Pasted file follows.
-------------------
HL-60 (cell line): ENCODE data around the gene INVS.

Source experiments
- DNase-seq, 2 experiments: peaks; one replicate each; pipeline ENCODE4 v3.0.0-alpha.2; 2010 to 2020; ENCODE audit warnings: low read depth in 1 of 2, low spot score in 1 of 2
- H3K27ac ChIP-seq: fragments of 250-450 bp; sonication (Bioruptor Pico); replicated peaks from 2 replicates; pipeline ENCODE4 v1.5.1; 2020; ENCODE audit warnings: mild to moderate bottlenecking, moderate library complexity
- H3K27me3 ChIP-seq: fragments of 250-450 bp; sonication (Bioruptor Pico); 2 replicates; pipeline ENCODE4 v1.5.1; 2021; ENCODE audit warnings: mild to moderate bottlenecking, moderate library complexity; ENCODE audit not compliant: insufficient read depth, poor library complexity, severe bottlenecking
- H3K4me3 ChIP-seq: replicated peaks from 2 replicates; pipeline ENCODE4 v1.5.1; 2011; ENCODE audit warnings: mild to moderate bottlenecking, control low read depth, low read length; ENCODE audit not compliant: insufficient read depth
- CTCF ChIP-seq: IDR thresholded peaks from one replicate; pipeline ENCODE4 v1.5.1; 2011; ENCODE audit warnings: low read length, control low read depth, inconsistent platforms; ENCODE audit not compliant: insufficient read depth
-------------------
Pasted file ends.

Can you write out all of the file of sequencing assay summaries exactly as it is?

HL-60 (cell line): ENCODE data around the gene INVS.

Source experiments
- DNase-seq, 2 experiments: peaks; one replicate each; pipeline ENCODE4 v3.0.0-alpha.2; 2010 to 2020; ENCODE audit warnings: low read depth in 1 of 2, low spot score in 1 of 2
- H3K27ac ChIP-seq: fragments of 250-450 bp; sonication (Bioruptor Pico); replicated peaks from 2 replicates; pipeline ENCODE4 v1.5.1; 2020; ENCODE audit warnings: mild to moderate bottlenecking, moderate library complexity
- H3K27me3 ChIP-seq: fragments of 250-450 bp; sonication (Bioruptor Pico); 2 replicates; pipeline ENCODE4 v1.5.1; 2021; ENCODE audit warnings: mild to moderate bottlenecking, moderate library complexity; ENCODE audit not compliant: insufficient read depth, poor library complexity, severe bottlenecking
- H3K4me3 ChIP-seq: replicated peaks from 2 replicates; pipeline ENCODE4 v1.5.1; 2011; ENCODE audit warnings: mild to moderate bottlenecking, control low read depth, low read length; ENCODE audit not compliant: insufficient read depth
- CTCF ChIP-seq: IDR thresholded peaks from one replicate; pipeline ENCODE4 v1.5.1; 2011; ENCODE audit warnings: low read length, control low read depth, inconsistent platforms; ENCODE audit not compliant: insufficient read depth